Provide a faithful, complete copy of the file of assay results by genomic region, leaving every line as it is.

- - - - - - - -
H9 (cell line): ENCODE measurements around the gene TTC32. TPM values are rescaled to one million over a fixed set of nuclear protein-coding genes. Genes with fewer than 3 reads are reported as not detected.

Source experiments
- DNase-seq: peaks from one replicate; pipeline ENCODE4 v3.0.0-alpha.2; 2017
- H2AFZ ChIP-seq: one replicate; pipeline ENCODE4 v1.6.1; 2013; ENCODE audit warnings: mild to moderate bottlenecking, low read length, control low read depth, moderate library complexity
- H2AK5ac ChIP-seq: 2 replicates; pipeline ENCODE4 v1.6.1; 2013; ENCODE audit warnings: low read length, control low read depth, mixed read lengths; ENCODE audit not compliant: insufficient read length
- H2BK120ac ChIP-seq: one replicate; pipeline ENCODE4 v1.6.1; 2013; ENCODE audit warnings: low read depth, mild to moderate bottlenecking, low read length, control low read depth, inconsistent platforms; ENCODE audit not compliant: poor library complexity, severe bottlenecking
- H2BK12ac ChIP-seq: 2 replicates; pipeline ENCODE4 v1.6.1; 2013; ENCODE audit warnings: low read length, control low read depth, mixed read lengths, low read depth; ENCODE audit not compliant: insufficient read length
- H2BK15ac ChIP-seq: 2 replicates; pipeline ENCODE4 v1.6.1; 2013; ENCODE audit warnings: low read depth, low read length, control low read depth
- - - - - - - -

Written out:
H9 (cell line): ENCODE measurements around the gene TTC32. TPM values are rescaled to one million over a fixed set of nuclear protein-coding genes. Genes with fewer than 3 reads are reported as not detected.

Source experiments
- DNase-seq: peaks from one replicate; pipeline ENCODE4 v3.0.0-alpha.2; 2017
- H2AFZ ChIP-seq: one replicate; pipeline ENCODE4 v1.6.1; 2013; ENCODE audit warnings: mild to moderate bottlenecking, low read length, control low read depth, moderate library complexity
- H2AK5ac ChIP-seq: 2 replicates; pipeline ENCODE4 v1.6.1; 2013; ENCODE audit warnings: low read length, control low read depth, mixed read lengths; ENCODE audit not compliant: insufficient read length
- H2BK120ac ChIP-seq: one replicate; pipeline ENCODE4 v1.6.1; 2013; ENCODE audit warnings: low read depth, mild to moderate bottlenecking, low read length, control low read depth, inconsistent platforms; ENCODE audit not compliant: poor library complexity, severe bottlenecking
- H2BK12ac ChIP-seq: 2 replicates; pipeline ENCODE4 v1.6.1; 2013; ENCODE audit warnings: low read length, control low read depth, mixed read lengths, low read depth; ENCODE audit not compliant: insufficient read length
- H2BK15ac ChIP-seq: 2 replicates; pipeline ENCODE4 v1.6.1; 2013; ENCODE audit warnings: low read depth, low read length, control low read depth